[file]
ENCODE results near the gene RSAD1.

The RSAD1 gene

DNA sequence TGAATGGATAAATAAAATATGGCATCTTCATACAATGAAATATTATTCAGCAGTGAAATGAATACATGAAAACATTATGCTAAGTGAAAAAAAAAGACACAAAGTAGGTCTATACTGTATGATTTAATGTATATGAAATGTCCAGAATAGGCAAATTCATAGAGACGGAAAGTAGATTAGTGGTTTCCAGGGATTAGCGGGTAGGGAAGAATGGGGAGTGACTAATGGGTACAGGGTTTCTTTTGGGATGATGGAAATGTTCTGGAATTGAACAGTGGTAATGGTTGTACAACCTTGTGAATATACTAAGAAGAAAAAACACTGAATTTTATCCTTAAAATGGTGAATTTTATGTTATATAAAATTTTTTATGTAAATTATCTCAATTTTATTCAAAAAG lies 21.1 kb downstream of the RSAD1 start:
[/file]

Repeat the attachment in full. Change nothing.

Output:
ENCODE results near the gene RSAD1.

The RSAD1 gene

DNA sequence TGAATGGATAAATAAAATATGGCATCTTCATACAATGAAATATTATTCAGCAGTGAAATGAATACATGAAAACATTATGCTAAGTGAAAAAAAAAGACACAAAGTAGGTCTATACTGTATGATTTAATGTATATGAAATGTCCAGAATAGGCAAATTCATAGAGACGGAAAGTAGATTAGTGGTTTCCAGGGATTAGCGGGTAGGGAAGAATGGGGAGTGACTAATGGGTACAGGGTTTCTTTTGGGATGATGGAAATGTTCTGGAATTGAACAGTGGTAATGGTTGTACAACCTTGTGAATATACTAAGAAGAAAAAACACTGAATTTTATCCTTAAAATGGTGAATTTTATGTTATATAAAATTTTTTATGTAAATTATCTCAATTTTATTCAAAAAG lies 21.1 kb downstream of the RSAD1 start: